Methodologies based on Throw-away Prototyping also develop prototypes, but with a difference. These prototypes are only meant to be the system’s visual markers, and deliver no functionality. The prototype is continually updated based on user comments till it can successfully help visualize the complete system. Based on this dummy or mock-up prototype, the actual system is built. Instead of delivering incomplete systems rapidly within the project time-line, these methodologies deliver the completed system in a shorter time as compared to other methodologies.

    Object-oriented Analysis and Design

    The purpose of creating the object-oriented methodology was to address the lack of compatibility between process and data centered approaches in the SDLC methodology. It is difficult for a system developed in a process-centric manner to adapt to changes in data, and vice versa.  Object Oriented or OO methodologies break down all problems into objects or parts of the system that contain both process and data. Methods that are mapped to such objects carry out activities and processes, and an object also has states referred to as attributes. In such a setup, developers end up focusing on the object, which is the entity that handles processes and carries data. It avoids the pitfalls of a data-centric or process-centric approach. OO-based approaches have led to the development of multiple object-oriented programming languages, the most well-known being C++ and Java.

    An OO approach in system development:

    • Employs use-cases as the primary modeling tool to chart out the behavior of the system. A use-case describes the interaction between a user and a particular aspect of the system for a certain activity. As they always focus on a single activity and the interaction involved, use-cases are inherently simple.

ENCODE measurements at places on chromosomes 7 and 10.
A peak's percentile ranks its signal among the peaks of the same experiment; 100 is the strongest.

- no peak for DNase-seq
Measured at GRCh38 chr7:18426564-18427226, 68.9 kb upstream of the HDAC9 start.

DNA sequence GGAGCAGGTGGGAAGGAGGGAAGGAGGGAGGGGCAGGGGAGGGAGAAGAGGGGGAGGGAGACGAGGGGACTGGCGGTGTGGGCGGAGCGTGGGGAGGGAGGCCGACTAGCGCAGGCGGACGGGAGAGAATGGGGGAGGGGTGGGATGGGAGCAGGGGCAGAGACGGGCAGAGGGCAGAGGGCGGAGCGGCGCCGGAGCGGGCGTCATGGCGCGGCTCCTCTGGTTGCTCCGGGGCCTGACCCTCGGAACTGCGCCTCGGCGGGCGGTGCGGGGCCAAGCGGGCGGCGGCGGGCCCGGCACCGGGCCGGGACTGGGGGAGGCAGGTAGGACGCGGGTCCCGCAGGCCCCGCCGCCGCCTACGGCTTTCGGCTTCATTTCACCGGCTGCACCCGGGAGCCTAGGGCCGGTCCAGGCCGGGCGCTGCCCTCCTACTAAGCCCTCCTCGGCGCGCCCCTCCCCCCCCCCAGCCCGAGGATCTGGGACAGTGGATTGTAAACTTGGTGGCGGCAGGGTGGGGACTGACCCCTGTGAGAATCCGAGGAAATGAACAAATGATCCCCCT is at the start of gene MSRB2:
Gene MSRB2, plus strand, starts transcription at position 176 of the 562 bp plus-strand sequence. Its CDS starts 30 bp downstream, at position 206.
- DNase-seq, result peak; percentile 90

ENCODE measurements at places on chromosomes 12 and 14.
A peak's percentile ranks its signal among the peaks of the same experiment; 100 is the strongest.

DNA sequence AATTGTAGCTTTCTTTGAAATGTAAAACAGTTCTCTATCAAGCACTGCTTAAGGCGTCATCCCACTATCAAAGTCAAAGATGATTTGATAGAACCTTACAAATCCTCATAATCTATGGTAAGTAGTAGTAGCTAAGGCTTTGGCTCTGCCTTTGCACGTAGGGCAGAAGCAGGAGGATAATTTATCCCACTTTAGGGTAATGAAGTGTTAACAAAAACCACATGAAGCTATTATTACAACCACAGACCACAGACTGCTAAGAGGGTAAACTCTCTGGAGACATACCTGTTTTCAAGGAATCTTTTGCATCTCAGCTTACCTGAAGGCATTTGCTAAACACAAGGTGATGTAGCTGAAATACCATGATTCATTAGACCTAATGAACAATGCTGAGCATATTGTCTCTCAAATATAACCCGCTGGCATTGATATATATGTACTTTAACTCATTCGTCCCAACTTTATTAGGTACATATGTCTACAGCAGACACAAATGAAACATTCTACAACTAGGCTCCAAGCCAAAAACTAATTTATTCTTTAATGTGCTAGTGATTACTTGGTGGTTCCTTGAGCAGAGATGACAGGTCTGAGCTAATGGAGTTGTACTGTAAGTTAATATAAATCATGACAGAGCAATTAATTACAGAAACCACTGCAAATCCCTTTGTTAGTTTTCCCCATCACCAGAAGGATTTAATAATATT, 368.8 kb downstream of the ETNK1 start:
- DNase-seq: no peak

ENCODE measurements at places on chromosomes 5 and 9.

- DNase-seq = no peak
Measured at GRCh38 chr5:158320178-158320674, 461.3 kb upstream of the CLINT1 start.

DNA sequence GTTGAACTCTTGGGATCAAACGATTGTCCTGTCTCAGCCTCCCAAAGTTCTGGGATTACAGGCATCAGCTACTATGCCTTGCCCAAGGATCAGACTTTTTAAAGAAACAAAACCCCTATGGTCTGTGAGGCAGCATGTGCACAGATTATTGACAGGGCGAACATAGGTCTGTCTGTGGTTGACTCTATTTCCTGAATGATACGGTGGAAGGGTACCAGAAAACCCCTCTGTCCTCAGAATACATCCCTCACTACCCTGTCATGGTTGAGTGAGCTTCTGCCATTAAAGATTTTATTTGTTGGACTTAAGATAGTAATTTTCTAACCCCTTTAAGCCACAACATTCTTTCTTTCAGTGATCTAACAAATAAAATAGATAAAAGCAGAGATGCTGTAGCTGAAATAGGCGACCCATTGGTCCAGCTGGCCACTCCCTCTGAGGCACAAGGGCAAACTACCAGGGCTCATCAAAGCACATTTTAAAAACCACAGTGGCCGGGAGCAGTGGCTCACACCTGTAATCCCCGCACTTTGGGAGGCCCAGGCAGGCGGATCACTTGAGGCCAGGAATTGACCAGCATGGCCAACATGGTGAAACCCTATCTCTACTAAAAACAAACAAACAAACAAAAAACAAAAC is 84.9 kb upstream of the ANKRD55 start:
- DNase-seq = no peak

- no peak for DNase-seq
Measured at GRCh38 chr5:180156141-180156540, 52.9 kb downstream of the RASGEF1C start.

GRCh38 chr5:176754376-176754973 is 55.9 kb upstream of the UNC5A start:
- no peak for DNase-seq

• Is architecture-centric, i.e, it provides a high level view of the system that is being developed. The chosen architecture dictates the specifications, construction, and documentation of the system. There are three views that must be supported by the system architecture:
      • Functional View – Use-case diagrams depict the system’s behavior from the user’s perspective.
      • Static View – Class Responsibility Collaboration Cards (CRC) and class and object diagrams describe the system’s structure in terms of the classes, methods, attributes, and relationships of objects within the system.
      • Dynamic View – Unified Modeling Language (UML) tools create sequence diagrams, collaboration diagrams, and object state charts to describe the internal system behavior in terms of communication between objects and changes of state.
    • Is iterative and incremental. That is, at each iteration of the system development, the system should be closer to meeting all of the requirements. Since SDLC is a process of gradual refinement, the UML diagrams used in OO-based development constantly evolve during the developmental phases. They go from a conceptual, abstract entity in the initial phases to a more complex and detailed entity as the implementation phase nears.